- February 18, 2020
As we approach April, the time of year that makes business owners shake in their boots and CPAs guzzle coffee by the gallon, take comfort in one small silver lining: It’s a leap year, so you get an extra day of preparation. Okay, well, I did say it was small…
As the turbulence of last year’s changes to the tax law has stabilized, we have a better handle on how best to adjust and hopefully started putting plans in motion last year that will pay off this year. Nonetheless, there are always a few changes, and keeping them straight can be tricky, so we’ve rounded up the following list of important business tax deadlines, so you can be as prepared as possible for tax season:
- S-Corps, partnerships, and multiple-member LLCs must file returns or extensions. Bear in mind that if you miss this deadline, even by just one day, you’ll be charged a monthly penalty of $195, which will be assessed every month you’re late, per owner. The charge is not prorated, so don’t miss that deadline.
- File for an extension. If you don’t think you can make the deadline for S-Corps, partnerships, and LLCs to file, be safe and file an extension, which gives you until September 15, and you won’t have to pay that steep penalty. (C-Corps and other entities, see below for your deadline and extension information.) But it only works if you file for the extension by March 16. Business tax extensions are filed either electronically by tax preparers OR by mail using Form 7004. We prefer electronic filing, because we receive a record of acceptance from the IRS, which is not the case with paper forms (unless you use certified mail with return receipt, which would be your next best option).
- Newly formed corporations must elect S status by today. By electing to become an S-Corp instead of a C-Corp, you’ll be converting a corporation from paying its own taxes to passing income to the owners or shareholders, thus avoiding double taxation during tax season. If you wish to change to S status, you must do so by March 16.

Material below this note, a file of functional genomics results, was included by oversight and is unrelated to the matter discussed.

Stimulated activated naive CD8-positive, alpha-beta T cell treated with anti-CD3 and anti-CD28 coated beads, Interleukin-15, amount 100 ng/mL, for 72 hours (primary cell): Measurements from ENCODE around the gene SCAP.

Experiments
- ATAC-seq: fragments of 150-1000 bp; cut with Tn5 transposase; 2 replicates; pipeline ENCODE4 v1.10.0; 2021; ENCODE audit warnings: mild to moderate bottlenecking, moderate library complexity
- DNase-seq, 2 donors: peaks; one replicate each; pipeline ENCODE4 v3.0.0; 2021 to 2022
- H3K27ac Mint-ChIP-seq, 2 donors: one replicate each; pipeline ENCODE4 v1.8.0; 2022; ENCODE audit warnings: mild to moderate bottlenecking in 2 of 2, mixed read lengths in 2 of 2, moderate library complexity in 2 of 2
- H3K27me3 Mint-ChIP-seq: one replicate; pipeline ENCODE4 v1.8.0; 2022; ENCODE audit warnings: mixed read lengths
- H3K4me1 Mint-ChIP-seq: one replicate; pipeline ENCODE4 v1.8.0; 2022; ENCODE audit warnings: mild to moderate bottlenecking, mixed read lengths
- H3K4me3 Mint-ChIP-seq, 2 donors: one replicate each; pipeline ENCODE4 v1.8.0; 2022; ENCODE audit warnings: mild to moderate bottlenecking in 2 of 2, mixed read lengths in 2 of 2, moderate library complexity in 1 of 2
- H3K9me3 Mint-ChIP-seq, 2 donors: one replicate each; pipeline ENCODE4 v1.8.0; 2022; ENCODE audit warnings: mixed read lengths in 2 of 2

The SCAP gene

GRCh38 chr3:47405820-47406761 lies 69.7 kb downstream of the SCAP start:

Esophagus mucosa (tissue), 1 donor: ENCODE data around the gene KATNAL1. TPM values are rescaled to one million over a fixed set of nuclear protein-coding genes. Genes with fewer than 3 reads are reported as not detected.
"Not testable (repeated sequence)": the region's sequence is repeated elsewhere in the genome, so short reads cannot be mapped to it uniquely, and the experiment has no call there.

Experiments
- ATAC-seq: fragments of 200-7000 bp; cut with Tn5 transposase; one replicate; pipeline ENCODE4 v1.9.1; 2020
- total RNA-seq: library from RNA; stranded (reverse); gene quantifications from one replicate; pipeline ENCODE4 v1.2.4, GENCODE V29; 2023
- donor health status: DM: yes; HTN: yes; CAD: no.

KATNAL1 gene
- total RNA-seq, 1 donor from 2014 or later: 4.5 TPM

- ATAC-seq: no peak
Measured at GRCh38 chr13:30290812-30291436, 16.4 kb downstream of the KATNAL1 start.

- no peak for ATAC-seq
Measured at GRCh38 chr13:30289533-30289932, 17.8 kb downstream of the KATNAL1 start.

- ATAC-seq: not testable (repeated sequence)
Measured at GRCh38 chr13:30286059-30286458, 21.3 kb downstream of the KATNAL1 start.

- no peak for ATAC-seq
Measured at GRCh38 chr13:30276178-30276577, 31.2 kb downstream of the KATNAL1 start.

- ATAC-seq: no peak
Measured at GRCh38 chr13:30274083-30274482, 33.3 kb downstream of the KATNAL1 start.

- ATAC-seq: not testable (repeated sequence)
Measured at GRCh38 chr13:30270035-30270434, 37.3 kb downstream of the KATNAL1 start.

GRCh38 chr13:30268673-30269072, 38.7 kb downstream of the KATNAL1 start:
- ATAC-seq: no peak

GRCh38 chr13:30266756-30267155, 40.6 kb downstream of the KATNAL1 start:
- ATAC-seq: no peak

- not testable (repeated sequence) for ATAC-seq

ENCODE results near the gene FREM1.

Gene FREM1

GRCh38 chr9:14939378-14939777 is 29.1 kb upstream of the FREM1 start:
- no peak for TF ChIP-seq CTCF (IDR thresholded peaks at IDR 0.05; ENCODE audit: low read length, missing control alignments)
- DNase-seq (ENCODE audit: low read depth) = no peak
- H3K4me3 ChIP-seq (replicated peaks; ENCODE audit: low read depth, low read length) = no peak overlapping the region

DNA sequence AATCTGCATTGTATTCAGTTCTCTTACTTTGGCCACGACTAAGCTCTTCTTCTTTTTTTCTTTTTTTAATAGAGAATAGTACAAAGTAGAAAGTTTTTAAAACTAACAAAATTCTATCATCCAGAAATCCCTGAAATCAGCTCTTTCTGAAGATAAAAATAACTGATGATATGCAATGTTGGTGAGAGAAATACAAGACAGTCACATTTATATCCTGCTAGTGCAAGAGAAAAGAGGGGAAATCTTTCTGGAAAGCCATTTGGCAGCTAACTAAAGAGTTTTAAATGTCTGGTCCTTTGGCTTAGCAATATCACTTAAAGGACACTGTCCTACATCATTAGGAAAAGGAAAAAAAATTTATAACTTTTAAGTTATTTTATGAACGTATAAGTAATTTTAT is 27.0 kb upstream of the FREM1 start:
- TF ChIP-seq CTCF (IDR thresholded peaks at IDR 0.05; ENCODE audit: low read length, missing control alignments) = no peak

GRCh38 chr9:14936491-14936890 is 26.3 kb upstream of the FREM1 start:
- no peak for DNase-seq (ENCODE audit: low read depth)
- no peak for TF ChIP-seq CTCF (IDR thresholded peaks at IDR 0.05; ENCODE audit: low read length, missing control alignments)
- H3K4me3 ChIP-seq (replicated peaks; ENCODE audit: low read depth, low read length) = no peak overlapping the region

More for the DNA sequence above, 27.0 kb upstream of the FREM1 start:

April 15: Tax Day
- C-Corps, trusts, sole proprietorships, and single-member LLCs must file return. Sole proprietorships file their returns on their individual Schedule C forms by the standard filing date for individuals. This is also the date on which you’d need to file for an extension in order to avoid penalties. The extension would give you until October 15.
- Single-owner LLCs and partnerships run by married couples are disregarded entities, which file Schedule C by April 15. In these cases, the businesses are not seen by the IRS as distinct from their owners, so they file their returns on their individual Schedule C forms by the standard filing date for individuals (April 15). NOTE: This only applies to LLCs organized in community property states, such as Nevada and California. In some states, LLCs owned by married couples may have to file separate tax returns, so be sure to speak with us about the rules in your state.
- Pay California LLC fee of $800. If your business is located in California, your $800 LLC fee is due today. The fee is due even if your business is formed in a different state but is registered as a Foreign LLC or S Corporation in California.
- Private foundations must file Form 990-PF. This is the deadline for private foundations to figure their taxes based on investment income and to report charitable distributions and activities. Extension to file is available to be able to file by August 15.
- LLCs, Partnerships and S Corporations which have requested 6-months extension. This is the final deadline of the year. If the deadline is missed, the late filing penalty of $195 per owner will start accumulating starting back on April 15!
And if your fiscal year ends on a day other than December 31 … Your filing deadline is the 15th day of the third month AFTER the end of your fiscal year (the 15th of the fourth month for C Corporations). So if your fiscal year ends July 31 and you are an S Corporation, the return or extension is due by October 15.
And our most important tax advice? Don’t wait until your appointment with us to prepare your records during tax season! In order for us to be most effective with our time, and in order to work with you to forecast the next year and make informed recommendations, it’s important for you to give us access to all documents early, so that we can prepare your return in a timely fashion and our appointment can focus on planning, which we firmly believe is the most important service we can provide. And please don’t hesitate to contact us with questions or issues you’d like to discuss, no matter what time of year it is – not just during tax season.
Contact us today to schedule an appointment or to discuss any deadlines or requirements that may pertain to your business. Happy tax season!